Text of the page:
eSight 4 bolsters the sight-enhancing wearable’s displays and design

Although the wearable headset market focuses largely on virtual and augmented reality, some of the screen, camera, and form factor innovations are making significant differences for low-sight users — people who would love to enjoy plain old reality without needing eye surgery. Today, Canadian assistive vision company eSight is updating its family of vision-enhancing wearables with eSight 4, a headset that looks even more like a pair of conventional glasses while featuring multiple performance improvements, collectively enabling people to return to work and life activities that were impacted by declining eyesight.

On the hardware side, eSight 4 leapfrogs over its predecessor by doubling the display brightness, a significant boon to low-vision users. There’s also a small improvement in display resolution, which jumps to 1280×960 for each of two OLED screens, up from 1280×768 in eSight 3. The field of view holds steady at 37.5 degrees diagonal, which is to say the area of enhancement will look like a particularly detailed window inside the wearer’s overall area of vision. Image contrast enhancements, a reverse color display option, and dim lighting optimizations are also included to improve acuity.

As before, users can magnify what eSight’s camera sees with up to 24X zoom, but improved autofocus and image stabilization systems make objects sharper faster, enabling users to get clear looks at short-, medium-, and long-range objects. On the other hand, the camera has shifted from 21.5 megapixels in eSight 3 down to 18 megapixels in eSight 4, a change the company says creates the “best match” between the screen, camera, and liquid lens systems for magnification purposes.

Cosmetics don’t tend to be critically important in vision assistance systems, but eSight 4 evolves from the prior curved bar-style design into a shape that looks like continuous lens sunglasses with a camera centered in front of your nose. Inside, users can manually adjust both the interpupillary (left-right) distance of the screens and their depth relative to conventional eyeglasses, enabling users to achieve up to 20/20 visual acuity — a 7-line gain on vision charts and 12-letter improvement in contrast. A fabric-lined halo-style headband magnetically holds a three-hour battery in the back while permitting the front screens to tilt bioptically in a range of +35 to -10 degrees.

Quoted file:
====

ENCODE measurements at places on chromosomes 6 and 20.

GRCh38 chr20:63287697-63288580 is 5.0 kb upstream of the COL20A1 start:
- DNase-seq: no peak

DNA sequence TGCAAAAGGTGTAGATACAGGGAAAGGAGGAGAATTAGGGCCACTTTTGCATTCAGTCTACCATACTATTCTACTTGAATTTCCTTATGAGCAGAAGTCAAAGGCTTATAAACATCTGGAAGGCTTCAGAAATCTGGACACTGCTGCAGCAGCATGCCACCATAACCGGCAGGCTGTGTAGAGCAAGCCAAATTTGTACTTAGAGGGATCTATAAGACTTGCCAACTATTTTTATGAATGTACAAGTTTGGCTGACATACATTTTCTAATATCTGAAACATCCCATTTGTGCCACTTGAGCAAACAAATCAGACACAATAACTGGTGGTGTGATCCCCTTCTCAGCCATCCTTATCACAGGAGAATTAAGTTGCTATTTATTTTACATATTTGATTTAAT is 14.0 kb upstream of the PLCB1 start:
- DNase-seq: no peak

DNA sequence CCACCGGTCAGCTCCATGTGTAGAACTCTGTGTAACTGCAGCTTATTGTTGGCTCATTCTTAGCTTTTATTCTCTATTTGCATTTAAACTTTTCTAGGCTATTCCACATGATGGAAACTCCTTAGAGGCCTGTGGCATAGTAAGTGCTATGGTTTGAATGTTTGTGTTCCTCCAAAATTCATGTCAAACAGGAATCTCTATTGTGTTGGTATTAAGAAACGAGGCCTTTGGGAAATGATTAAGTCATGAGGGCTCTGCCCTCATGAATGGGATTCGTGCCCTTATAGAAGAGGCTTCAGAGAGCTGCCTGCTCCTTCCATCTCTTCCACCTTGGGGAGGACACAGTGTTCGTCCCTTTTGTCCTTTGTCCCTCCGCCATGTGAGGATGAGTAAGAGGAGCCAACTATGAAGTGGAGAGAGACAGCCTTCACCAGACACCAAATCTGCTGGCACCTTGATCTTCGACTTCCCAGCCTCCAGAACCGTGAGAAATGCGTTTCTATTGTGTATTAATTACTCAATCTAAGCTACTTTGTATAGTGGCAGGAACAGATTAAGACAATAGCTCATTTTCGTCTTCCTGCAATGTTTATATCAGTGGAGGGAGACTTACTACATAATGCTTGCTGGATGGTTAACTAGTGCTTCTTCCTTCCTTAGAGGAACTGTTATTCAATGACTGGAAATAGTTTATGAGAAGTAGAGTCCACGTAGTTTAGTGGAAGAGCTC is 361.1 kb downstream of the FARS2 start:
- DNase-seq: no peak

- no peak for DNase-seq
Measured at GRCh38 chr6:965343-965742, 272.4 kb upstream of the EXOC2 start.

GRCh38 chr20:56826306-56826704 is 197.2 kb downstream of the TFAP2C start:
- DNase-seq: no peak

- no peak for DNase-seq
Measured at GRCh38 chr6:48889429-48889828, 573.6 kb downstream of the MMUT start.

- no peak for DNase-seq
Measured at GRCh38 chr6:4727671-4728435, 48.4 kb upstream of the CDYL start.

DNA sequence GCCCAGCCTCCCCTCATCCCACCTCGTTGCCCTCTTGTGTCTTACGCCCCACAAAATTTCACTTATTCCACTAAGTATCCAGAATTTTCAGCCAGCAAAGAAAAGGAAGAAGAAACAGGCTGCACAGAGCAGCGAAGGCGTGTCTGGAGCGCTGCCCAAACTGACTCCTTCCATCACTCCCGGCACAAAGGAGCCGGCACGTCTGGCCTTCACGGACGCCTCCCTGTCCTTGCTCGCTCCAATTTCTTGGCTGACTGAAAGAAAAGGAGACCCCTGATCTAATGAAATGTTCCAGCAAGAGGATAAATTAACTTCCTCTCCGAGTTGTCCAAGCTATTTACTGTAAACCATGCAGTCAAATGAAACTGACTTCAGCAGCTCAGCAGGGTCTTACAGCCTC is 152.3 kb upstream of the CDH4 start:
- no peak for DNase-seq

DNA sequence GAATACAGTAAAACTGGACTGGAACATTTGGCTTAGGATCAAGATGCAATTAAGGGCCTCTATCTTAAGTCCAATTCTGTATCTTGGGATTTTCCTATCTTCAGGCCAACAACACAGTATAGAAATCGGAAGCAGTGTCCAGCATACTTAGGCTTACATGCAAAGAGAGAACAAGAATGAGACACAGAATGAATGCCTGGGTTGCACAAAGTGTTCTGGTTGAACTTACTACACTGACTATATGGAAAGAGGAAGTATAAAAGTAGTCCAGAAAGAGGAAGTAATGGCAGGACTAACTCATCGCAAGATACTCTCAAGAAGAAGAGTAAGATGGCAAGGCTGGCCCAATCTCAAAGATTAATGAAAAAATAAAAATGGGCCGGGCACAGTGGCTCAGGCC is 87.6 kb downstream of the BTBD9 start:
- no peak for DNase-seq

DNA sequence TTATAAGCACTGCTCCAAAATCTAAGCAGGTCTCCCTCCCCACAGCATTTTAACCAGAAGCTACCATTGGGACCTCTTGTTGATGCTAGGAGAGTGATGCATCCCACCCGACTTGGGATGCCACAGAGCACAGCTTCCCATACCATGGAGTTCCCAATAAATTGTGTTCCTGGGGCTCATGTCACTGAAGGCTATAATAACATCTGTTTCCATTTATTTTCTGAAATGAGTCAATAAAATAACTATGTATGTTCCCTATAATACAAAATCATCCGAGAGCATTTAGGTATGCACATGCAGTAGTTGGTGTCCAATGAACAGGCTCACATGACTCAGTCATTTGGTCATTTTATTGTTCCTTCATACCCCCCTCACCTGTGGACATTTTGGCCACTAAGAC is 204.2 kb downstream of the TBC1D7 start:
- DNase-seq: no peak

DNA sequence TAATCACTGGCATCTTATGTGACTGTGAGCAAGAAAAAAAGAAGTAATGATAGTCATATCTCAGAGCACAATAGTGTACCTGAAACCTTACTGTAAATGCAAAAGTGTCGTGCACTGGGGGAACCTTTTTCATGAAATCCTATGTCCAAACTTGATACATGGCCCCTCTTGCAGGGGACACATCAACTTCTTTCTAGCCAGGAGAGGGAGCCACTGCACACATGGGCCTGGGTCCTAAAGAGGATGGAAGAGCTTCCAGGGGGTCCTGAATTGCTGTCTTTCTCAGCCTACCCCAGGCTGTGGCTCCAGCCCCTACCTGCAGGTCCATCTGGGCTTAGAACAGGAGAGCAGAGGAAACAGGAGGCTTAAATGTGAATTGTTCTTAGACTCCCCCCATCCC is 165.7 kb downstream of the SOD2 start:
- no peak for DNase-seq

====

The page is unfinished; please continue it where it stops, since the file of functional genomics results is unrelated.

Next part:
eSight 4 continues to be a self-contained solution with 256GB of storage, three speakers, and an integrated flashlight to provide illumination as needed, as well as an IR range finder, temperature sensor, accelerometers, and a gyroscope. It also offers Bluetooth and Wi-Fi connectivity to connect with Android and iOS phones, as well as the option of wired connectivity to HDMI devices. Users can use the eSight app to view their smartphone screens and videos directly through the headset, among other applications.

The eSight 4 is priced at $5,950 — the same as eSight 3 — with the option of $99 per month financing. Two magnetically detachable batteries are included in the package, along with a USB cable, power adapter, and carrying case. The company says typical users have between 20/60 and 20/800 visual acuity, with some up to 20/1400 acuity, across over 20 different eye conditions, ranging from cataracts to macular degeneration, optic atrophy, and retinal detachment. Users interested in testing the new headset themselves can sign up for an at-home trial here.


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